A growing number of publications have shown quality filtration systems in schools and hospitals have effectively decreased airborne particles. One study found a 95% reduction in particles sized 0.01-10 um after 37 minutes of four portable HEPA cleaners in an active, relatively large classroom setting.. Teachers and students that were involved reported little disturbance by the noise of the commercial air cleaners. In clinical settings, where it is very important to circulate clean air, studies have shown that air filtration systems are effective in removing covid-19 particles as well other harmful airborne particles, like influenza or dust.

Far UVC light

Ultraviolet C-radiation light has been used for decades among scientists to quickly destroy microorganisms, including bacteria and viruses, to sterilize their benchwork. It involves using high energy, short wavelength radiation to effectively damage the genetic material found in the organisms neutralizing them. Studies have shown that far ultraviolet C-radiation lamps within exposure can have strong efficacy rates and work well against variants of covid-19, influence, and other drug-resistant bacteria without harming humans. Installing some lamps on walls or ceilings can irradiate the upper half of an indoor space, thereby disinfecting the air within the proper limitations that can later be recirculated through fans or ventilation systems.

One study has actually shown that installing UVC light in three distinct climates reduced air concentration of pathogens within a range of 50%-70%. As air temperature and air velocity play a role in UVC light effectiveness, there was a median percentage of 65% in the reduction of airborne particles when focusing on the different environments of Houston, Los Angeles, and New York. This suggests that UVC light systems are comparable to filtration systems and effective in a wide spectrum of environments.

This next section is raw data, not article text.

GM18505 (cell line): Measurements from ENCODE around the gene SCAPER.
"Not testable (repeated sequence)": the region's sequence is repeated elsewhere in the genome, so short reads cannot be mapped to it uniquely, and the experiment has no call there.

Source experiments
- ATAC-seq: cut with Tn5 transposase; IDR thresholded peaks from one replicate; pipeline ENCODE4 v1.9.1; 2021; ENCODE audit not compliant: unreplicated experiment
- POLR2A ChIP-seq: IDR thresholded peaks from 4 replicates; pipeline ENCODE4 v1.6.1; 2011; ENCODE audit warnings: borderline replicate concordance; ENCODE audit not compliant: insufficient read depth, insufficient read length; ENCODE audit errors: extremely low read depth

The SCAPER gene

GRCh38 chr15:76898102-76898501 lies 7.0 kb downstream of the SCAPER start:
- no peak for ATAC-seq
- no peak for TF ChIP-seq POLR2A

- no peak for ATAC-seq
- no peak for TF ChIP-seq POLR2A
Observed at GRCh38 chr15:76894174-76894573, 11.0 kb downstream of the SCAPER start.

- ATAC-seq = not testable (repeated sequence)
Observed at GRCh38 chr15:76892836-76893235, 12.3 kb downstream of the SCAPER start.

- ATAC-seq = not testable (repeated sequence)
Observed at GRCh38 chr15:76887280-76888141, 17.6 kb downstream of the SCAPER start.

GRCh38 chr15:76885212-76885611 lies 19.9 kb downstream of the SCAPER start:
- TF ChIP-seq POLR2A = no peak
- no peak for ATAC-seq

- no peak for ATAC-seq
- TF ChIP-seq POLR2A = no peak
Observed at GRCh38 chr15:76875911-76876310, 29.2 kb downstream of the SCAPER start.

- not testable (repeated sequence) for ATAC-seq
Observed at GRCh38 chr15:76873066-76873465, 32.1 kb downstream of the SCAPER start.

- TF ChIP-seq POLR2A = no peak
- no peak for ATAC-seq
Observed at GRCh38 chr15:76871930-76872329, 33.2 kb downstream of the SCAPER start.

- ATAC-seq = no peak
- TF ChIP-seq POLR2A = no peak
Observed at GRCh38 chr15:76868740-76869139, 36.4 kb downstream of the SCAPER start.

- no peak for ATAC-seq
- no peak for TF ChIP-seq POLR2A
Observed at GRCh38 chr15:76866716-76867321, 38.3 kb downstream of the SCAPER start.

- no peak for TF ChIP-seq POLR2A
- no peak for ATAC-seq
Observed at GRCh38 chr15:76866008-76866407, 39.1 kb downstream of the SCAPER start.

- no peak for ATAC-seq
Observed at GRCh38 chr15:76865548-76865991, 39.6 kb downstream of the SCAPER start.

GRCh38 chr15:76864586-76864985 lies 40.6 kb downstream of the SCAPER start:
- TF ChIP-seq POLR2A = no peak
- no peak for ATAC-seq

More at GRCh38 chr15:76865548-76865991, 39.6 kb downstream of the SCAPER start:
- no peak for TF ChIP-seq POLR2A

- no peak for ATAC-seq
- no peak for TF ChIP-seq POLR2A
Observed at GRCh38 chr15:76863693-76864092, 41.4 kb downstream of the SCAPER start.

A Call to Action

Governments worldwide have heavily invested efforts in food safety, sanitation, and drinking water for the sake of public health. It is time we give the same priority to achieving clean, pathogen-free air in buildings and indoor public spaces. Many critics of such a policy will cite significant costs as a barrier, However, the economic losses of even an average flu season cost the United States $11.2 billion, primarily due to reductions in productivity and absenteeism. The total cost of the Covid-19 pandemic in 2020 was estimated to be at more than $16 trillion, or approximately 90% of the annual gross domestic product of the US in October 2020. The costs will only continue to grow. It is in the best interest of our children, adults, and future generation to invest in quality air management tools now.

The goal should be the explicit inclusion of protection against indoor air hazards (including airborne infection control) in the statements of purpose and definitions of all relevant building design and engineering standards, regulations, and codes. Comprehensive ventilation standards must be developed by professional engineering bodies. New approaches must be developed to encourage the implementation of standards, one option is implementing “ventilation certificates” similar to food hygiene certifications for restaurants.

Like many other issues of public health, the Covid-19 pandemic has highlighted the desperate need to prioritize air quality in indoor spaces.


Read the original article on Forbes.

© William A. Haseltine, PhD. All Rights Reserved.